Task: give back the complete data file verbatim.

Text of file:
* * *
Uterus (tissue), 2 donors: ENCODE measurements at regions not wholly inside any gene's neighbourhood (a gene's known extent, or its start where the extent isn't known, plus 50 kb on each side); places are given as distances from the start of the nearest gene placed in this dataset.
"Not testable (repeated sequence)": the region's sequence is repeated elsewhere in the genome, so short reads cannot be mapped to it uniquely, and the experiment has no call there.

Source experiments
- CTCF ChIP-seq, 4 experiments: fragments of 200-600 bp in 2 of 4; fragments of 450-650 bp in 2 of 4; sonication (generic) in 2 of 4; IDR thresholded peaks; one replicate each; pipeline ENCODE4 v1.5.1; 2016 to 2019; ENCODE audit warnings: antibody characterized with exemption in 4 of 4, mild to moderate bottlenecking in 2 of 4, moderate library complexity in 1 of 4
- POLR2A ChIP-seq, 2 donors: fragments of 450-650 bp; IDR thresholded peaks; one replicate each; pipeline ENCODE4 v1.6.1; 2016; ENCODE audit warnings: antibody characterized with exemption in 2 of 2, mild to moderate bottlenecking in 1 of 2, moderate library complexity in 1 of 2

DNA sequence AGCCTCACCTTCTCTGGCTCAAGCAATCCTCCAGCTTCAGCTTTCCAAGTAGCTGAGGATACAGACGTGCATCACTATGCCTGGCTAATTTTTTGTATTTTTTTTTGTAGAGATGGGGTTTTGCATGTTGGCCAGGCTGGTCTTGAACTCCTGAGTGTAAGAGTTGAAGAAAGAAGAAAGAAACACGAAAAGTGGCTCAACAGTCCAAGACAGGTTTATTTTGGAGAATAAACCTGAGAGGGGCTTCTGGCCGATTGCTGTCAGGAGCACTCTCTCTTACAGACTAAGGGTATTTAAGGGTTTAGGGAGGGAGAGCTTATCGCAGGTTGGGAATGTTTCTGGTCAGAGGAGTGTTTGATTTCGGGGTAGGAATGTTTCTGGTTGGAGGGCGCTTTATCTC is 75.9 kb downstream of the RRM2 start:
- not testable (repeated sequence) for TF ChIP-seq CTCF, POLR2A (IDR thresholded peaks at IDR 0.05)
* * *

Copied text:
Uterus (tissue), 2 donors: ENCODE measurements at regions not wholly inside any gene's neighbourhood (a gene's known extent, or its start where the extent isn't known, plus 50 kb on each side); places are given as distances from the start of the nearest gene placed in this dataset.
"Not testable (repeated sequence)": the region's sequence is repeated elsewhere in the genome, so short reads cannot be mapped to it uniquely, and the experiment has no call there.

Source experiments
- CTCF ChIP-seq, 4 experiments: fragments of 200-600 bp in 2 of 4; fragments of 450-650 bp in 2 of 4; sonication (generic) in 2 of 4; IDR thresholded peaks; one replicate each; pipeline ENCODE4 v1.5.1; 2016 to 2019; ENCODE audit warnings: antibody characterized with exemption in 4 of 4, mild to moderate bottlenecking in 2 of 4, moderate library complexity in 1 of 4
- POLR2A ChIP-seq, 2 donors: fragments of 450-650 bp; IDR thresholded peaks; one replicate each; pipeline ENCODE4 v1.6.1; 2016; ENCODE audit warnings: antibody characterized with exemption in 2 of 2, mild to moderate bottlenecking in 1 of 2, moderate library complexity in 1 of 2

DNA sequence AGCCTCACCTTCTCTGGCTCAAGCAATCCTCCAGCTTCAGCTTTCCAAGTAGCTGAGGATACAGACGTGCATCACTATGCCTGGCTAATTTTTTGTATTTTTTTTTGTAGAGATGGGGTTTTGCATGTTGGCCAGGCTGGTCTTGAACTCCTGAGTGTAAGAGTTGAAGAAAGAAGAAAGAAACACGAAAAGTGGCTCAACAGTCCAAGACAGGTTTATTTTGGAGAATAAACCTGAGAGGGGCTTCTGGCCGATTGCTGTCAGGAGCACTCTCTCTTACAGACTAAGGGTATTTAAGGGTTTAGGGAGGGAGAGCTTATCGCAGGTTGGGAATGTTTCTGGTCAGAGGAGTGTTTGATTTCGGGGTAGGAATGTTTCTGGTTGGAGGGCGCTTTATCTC is 75.9 kb downstream of the RRM2 start:
- not testable (repeated sequence) for TF ChIP-seq CTCF, POLR2A (IDR thresholded peaks at IDR 0.05)